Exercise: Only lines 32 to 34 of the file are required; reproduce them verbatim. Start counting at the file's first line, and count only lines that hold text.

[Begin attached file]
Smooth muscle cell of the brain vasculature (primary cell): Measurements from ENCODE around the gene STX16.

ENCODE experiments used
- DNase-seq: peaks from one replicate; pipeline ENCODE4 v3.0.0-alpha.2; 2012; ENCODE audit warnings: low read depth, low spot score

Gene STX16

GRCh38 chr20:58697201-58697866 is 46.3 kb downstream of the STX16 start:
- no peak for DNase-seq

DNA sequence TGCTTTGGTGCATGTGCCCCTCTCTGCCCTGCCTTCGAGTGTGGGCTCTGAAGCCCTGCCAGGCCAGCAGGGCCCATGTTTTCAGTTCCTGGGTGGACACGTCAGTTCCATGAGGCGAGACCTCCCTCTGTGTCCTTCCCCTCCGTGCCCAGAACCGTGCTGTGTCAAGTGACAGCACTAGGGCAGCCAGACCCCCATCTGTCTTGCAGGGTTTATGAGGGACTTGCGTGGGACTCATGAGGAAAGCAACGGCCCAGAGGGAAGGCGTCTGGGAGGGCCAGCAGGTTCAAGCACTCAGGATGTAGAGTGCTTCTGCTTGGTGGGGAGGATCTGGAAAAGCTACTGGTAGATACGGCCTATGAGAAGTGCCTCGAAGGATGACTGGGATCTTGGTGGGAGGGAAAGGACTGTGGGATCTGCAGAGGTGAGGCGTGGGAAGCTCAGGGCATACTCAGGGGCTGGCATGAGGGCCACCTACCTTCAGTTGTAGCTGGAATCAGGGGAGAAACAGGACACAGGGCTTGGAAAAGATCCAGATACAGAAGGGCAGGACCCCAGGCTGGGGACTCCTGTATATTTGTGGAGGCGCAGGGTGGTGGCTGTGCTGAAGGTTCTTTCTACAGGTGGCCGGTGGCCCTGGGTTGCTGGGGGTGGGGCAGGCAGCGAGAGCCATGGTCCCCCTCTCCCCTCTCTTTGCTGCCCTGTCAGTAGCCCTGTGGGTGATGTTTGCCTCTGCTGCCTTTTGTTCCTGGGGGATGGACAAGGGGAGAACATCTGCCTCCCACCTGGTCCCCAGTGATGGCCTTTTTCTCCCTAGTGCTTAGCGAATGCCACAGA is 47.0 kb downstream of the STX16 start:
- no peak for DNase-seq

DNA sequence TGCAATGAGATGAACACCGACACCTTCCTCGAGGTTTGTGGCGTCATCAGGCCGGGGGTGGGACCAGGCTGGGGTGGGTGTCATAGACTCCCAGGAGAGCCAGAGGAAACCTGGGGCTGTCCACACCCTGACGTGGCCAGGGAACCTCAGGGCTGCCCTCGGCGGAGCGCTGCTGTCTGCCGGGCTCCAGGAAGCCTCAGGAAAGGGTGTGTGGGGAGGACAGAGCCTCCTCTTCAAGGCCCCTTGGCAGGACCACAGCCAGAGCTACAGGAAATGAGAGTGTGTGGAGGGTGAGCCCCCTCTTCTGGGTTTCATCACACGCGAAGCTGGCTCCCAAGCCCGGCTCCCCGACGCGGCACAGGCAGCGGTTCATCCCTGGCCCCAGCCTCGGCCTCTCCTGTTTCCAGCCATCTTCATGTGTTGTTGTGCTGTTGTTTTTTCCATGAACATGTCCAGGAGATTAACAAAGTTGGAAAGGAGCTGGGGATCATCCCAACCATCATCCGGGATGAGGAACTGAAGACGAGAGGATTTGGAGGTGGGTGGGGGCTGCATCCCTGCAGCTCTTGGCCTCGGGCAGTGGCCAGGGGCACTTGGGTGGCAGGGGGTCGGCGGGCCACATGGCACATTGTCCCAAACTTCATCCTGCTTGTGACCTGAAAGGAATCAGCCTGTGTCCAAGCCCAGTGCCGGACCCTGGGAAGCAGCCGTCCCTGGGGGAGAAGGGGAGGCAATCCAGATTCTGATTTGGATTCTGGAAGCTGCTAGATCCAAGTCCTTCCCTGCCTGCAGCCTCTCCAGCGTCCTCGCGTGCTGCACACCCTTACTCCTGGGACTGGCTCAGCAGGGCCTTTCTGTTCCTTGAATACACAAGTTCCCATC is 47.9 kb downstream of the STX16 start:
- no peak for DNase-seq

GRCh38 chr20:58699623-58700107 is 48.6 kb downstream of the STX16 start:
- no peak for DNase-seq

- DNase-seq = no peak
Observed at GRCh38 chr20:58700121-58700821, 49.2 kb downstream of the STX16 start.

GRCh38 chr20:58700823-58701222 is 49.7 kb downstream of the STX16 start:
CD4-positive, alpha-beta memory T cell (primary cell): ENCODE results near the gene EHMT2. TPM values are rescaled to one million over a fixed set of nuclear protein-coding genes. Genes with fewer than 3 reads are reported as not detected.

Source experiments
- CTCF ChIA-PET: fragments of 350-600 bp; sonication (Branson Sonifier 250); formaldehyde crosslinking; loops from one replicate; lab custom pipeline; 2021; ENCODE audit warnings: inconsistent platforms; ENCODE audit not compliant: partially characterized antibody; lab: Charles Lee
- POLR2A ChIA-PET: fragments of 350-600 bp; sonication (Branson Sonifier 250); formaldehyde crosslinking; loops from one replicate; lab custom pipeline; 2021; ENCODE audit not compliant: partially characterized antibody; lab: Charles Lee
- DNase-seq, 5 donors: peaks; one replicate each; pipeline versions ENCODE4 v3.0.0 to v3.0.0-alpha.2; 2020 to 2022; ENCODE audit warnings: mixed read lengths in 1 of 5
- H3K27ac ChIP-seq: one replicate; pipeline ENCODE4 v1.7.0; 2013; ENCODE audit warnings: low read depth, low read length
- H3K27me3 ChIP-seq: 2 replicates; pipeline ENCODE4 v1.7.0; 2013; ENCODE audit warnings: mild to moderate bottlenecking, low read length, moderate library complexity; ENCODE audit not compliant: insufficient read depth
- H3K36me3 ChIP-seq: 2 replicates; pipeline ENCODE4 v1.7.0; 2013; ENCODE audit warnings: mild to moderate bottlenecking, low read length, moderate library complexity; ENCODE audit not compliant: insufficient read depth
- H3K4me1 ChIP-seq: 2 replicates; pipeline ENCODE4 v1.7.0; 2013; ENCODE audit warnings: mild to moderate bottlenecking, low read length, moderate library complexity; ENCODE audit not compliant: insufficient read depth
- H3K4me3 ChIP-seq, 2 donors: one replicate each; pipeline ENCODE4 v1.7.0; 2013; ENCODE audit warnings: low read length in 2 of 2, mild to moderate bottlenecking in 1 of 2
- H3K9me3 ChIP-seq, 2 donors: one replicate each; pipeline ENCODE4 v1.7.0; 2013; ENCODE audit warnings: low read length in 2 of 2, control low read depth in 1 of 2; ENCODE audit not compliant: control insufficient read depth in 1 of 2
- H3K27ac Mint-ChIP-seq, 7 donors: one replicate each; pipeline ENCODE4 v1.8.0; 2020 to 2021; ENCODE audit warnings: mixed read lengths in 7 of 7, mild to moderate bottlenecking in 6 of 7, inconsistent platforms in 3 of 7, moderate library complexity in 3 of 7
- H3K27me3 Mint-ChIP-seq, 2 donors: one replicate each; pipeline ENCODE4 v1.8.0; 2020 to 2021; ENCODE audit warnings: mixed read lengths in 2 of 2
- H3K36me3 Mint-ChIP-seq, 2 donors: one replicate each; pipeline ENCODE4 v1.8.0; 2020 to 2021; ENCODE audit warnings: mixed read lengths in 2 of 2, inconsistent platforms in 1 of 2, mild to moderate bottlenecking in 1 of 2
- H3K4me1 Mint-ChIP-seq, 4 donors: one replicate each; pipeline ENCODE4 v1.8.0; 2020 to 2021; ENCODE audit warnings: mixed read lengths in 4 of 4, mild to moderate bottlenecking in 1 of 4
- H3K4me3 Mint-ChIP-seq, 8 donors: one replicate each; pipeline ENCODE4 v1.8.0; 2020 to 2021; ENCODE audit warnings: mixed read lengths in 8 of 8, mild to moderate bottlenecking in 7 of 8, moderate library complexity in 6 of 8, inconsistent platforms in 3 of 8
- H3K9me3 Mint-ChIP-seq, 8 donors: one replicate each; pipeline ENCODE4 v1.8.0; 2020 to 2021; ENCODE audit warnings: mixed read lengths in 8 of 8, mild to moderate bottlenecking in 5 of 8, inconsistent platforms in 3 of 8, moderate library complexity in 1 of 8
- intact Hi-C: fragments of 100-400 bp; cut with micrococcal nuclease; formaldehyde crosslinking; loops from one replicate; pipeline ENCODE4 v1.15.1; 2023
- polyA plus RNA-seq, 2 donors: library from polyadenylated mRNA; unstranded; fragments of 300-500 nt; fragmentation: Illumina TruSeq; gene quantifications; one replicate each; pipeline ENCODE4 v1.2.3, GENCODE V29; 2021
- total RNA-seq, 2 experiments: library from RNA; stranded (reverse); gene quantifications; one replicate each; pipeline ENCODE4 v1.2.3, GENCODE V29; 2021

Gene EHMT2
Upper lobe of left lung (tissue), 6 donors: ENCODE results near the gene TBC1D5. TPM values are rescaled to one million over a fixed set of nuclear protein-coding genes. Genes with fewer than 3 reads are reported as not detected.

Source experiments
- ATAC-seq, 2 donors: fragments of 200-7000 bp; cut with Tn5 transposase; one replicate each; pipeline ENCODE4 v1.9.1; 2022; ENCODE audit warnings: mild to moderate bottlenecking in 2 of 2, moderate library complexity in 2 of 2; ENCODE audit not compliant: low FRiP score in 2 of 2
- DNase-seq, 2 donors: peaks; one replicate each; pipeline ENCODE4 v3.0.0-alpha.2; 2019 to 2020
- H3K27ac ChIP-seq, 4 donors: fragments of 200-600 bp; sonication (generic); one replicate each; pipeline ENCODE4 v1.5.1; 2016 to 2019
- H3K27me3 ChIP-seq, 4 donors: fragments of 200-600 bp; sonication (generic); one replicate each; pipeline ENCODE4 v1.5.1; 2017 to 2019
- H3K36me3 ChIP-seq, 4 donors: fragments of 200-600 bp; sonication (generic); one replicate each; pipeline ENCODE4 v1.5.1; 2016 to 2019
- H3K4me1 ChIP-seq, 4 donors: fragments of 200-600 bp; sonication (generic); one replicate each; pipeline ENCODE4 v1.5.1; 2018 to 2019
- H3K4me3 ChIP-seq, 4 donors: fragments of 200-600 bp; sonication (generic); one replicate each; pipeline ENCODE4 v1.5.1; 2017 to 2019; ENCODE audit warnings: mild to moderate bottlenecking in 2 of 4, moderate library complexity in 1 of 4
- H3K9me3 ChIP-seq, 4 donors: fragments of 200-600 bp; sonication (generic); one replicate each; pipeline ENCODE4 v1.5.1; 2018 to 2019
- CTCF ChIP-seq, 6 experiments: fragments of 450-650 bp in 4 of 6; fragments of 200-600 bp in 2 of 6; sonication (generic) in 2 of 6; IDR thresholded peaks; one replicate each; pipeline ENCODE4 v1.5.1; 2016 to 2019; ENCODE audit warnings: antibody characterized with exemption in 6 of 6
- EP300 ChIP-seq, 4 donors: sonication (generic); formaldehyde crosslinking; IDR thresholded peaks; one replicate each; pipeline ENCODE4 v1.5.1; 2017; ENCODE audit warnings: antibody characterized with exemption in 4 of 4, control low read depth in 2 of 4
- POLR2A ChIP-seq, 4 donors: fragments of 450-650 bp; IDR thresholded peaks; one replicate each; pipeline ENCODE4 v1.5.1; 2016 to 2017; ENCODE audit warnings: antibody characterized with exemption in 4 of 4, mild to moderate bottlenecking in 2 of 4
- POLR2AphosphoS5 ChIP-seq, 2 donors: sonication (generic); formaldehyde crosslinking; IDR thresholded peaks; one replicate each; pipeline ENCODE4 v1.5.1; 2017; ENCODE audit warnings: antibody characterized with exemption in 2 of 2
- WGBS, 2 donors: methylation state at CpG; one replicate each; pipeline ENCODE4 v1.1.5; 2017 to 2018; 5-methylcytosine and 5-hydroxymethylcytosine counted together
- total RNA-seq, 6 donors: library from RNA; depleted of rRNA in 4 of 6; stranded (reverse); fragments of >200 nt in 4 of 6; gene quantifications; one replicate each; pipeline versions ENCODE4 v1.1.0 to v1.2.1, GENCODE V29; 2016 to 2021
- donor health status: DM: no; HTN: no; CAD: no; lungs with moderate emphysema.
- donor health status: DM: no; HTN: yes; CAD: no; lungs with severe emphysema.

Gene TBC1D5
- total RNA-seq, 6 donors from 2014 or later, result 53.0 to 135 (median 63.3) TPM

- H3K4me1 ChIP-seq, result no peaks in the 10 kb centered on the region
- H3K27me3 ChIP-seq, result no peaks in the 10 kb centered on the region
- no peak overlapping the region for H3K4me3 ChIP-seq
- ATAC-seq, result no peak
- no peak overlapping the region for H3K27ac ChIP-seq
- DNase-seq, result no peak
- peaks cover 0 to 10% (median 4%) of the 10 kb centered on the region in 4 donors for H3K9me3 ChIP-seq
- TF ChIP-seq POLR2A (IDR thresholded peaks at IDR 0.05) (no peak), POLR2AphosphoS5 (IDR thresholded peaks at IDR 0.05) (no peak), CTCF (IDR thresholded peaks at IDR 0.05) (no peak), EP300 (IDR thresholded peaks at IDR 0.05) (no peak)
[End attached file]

- H3K9me3 Mint-ChIP-seq, 8 donors: one replicate each; pipeline ENCODE4 v1.8.0; 2020 to 2021; ENCODE audit warnings: mixed read lengths in 8 of 8, mild to moderate bottlenecking in 5 of 8, inconsistent platforms in 3 of 8, moderate library complexity in 1 of 8
- intact Hi-C: fragments of 100-400 bp; cut with micrococcal nuclease; formaldehyde crosslinking; loops from one replicate; pipeline ENCODE4 v1.15.1; 2023
- polyA plus RNA-seq, 2 donors: library from polyadenylated mRNA; unstranded; fragments of 300-500 nt; fragmentation: Illumina TruSeq; gene quantifications; one replicate each; pipeline ENCODE4 v1.2.3, GENCODE V29; 2021